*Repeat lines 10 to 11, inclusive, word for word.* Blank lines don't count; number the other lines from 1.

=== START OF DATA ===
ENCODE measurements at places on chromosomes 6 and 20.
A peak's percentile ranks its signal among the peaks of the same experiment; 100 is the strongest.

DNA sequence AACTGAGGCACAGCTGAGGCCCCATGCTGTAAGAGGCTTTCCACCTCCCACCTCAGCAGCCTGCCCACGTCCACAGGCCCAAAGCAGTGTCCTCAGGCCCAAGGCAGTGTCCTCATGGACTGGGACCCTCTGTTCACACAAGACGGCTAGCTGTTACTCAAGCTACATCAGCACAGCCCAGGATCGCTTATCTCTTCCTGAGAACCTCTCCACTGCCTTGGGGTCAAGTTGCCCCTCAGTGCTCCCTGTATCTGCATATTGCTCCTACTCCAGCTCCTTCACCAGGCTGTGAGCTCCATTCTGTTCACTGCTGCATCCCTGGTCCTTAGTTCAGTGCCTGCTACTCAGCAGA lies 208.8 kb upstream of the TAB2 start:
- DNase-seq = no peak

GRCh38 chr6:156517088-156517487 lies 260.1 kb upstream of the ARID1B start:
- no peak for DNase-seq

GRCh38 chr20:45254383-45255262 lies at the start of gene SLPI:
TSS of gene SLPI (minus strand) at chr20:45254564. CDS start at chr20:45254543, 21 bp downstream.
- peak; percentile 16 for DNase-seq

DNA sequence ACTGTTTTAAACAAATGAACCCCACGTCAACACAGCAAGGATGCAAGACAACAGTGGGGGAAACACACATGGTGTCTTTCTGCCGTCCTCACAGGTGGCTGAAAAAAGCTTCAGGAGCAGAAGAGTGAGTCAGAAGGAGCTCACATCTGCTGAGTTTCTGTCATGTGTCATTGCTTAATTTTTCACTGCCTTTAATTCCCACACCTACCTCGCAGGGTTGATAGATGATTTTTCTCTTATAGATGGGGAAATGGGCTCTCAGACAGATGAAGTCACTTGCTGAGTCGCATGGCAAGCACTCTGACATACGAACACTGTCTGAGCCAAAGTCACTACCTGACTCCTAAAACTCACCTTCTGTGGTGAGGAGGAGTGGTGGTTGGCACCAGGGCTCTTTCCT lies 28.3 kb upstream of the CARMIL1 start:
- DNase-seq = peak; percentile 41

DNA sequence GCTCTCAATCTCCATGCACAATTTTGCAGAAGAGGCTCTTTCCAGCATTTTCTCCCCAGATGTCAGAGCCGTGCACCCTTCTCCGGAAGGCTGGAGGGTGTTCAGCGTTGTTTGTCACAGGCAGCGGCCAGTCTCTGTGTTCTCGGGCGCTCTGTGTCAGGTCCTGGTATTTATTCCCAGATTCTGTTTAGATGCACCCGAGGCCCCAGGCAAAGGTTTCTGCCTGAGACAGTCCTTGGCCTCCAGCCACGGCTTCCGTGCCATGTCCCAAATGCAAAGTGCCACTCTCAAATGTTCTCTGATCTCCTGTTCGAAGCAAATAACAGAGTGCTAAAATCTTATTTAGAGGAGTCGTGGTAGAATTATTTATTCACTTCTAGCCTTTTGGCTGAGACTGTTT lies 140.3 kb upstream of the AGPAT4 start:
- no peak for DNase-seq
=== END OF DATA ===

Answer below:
DNA sequence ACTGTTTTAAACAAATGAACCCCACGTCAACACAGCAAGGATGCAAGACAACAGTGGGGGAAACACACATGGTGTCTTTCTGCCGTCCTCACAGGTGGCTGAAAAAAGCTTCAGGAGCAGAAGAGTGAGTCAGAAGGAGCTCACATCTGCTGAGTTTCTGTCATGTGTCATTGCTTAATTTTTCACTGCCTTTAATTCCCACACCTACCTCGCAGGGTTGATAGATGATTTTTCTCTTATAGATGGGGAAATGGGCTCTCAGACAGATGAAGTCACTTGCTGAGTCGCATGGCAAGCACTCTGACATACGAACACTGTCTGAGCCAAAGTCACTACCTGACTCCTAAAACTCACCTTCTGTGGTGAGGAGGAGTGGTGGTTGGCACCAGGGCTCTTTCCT lies 28.3 kb upstream of the CARMIL1 start:
- DNase-seq = peak; percentile 41